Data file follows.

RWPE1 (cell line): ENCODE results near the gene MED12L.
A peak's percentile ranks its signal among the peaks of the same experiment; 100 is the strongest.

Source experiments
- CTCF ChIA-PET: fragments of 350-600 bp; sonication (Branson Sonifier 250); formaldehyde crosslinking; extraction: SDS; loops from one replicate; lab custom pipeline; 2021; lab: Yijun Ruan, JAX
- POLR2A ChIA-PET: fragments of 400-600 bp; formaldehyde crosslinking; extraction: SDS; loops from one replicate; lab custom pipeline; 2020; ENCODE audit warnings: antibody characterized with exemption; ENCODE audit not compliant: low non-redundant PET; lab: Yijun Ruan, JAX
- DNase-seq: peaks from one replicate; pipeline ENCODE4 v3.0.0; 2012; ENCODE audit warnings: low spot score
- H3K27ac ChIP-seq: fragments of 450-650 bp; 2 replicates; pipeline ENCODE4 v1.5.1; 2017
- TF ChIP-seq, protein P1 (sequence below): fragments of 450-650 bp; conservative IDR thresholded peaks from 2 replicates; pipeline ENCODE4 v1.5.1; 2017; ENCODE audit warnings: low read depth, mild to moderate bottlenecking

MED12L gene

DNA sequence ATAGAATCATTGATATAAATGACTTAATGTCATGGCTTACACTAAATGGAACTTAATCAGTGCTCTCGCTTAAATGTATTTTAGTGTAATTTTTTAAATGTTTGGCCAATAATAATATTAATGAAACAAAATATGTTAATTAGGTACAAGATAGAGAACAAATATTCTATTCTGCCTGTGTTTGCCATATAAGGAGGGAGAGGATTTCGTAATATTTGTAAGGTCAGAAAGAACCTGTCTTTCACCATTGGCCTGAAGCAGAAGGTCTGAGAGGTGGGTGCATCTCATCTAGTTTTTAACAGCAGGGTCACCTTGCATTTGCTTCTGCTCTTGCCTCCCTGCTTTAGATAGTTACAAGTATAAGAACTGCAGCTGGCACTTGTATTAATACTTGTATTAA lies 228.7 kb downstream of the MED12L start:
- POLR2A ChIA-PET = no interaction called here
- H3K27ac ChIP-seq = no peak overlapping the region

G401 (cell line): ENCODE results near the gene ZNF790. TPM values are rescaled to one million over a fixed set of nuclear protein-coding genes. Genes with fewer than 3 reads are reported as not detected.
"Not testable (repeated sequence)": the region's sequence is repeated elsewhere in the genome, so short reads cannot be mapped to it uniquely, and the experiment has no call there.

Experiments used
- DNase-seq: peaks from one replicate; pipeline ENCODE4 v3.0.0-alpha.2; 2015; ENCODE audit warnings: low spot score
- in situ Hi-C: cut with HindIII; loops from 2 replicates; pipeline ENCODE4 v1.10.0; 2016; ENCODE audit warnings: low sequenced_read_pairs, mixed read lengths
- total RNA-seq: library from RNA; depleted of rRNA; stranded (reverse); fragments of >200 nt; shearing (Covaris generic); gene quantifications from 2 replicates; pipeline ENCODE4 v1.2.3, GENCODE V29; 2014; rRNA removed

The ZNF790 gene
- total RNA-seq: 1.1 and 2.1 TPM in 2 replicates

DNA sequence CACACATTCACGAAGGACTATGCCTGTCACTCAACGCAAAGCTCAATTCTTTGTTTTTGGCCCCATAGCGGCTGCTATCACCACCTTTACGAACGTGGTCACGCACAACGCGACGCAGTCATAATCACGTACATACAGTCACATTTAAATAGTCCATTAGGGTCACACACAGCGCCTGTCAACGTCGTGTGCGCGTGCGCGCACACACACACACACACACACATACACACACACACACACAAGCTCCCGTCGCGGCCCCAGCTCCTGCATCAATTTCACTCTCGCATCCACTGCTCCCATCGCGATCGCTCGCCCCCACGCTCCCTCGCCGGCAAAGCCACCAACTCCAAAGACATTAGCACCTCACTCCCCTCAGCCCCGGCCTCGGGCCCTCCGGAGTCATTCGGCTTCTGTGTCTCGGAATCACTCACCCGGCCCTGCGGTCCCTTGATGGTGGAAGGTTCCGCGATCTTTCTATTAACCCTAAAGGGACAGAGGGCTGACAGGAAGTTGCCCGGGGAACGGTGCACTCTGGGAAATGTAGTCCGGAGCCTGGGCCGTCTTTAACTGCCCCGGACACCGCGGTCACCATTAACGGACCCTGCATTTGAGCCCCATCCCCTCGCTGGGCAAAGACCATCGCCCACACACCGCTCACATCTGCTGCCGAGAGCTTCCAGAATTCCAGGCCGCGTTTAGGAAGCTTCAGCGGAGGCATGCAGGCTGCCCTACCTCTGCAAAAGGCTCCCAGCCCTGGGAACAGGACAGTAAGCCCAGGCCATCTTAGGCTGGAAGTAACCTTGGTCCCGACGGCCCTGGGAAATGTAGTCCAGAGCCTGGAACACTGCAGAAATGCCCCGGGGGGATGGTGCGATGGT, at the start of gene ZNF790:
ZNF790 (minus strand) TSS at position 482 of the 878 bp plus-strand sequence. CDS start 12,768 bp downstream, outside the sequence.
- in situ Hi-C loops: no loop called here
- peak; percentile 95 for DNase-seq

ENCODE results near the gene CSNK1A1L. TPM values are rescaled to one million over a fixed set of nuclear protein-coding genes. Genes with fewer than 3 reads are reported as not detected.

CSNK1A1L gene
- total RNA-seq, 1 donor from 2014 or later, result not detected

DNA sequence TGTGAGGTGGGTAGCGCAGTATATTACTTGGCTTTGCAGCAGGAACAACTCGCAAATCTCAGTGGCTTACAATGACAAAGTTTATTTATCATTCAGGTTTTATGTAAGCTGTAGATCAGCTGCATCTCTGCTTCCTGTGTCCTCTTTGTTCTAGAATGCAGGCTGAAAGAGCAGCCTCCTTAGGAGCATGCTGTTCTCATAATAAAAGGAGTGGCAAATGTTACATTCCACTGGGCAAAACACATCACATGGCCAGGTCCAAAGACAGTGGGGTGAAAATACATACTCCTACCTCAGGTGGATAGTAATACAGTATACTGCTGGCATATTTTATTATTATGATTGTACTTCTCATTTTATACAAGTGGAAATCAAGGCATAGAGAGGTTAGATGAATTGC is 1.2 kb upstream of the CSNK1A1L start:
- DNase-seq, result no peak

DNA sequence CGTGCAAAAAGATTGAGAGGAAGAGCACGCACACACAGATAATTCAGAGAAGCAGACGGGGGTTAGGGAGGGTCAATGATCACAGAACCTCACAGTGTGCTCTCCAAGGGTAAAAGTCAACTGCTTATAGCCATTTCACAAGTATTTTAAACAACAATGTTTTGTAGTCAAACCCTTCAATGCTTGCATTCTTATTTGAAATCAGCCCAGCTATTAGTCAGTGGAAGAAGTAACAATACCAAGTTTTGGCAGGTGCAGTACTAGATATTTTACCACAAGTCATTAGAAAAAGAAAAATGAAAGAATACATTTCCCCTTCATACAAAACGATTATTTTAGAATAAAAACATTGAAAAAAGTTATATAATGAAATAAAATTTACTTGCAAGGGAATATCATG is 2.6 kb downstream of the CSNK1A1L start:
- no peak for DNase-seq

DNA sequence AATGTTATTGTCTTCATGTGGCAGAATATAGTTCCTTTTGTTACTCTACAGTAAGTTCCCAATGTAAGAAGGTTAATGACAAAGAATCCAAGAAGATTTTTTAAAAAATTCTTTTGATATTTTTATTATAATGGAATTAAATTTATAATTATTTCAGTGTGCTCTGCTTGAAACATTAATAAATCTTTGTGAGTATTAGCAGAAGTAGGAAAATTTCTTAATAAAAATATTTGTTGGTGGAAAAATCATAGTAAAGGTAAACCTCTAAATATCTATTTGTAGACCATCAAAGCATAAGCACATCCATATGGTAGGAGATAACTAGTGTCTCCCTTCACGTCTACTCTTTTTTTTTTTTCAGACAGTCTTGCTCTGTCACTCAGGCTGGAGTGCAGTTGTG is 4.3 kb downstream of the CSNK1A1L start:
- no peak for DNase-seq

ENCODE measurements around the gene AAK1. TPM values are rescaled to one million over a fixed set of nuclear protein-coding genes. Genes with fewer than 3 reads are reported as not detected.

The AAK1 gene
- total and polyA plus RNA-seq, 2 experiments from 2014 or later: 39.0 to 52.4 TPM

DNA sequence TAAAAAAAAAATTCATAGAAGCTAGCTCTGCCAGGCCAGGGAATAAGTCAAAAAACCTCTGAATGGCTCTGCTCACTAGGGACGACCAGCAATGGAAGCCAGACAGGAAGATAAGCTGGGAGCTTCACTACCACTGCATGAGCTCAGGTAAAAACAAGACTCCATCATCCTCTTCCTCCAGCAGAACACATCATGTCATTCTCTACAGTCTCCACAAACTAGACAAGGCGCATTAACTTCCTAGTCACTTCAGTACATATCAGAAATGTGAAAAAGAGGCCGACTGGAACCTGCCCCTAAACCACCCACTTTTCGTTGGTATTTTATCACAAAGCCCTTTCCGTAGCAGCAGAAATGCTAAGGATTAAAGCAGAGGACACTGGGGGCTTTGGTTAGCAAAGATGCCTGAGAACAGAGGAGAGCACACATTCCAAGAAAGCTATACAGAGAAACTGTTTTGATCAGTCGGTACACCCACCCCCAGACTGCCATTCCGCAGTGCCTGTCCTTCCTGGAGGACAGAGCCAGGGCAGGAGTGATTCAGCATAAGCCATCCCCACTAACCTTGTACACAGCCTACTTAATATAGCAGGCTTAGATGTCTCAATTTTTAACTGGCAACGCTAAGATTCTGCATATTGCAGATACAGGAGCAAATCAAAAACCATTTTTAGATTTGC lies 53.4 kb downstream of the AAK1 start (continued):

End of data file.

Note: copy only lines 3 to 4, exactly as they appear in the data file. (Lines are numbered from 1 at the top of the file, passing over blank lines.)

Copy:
Source experiments
- CTCF ChIA-PET: fragments of 350-600 bp; sonication (Branson Sonifier 250); formaldehyde crosslinking; extraction: SDS; loops from one replicate; lab custom pipeline; 2021; lab: Yijun Ruan, JAX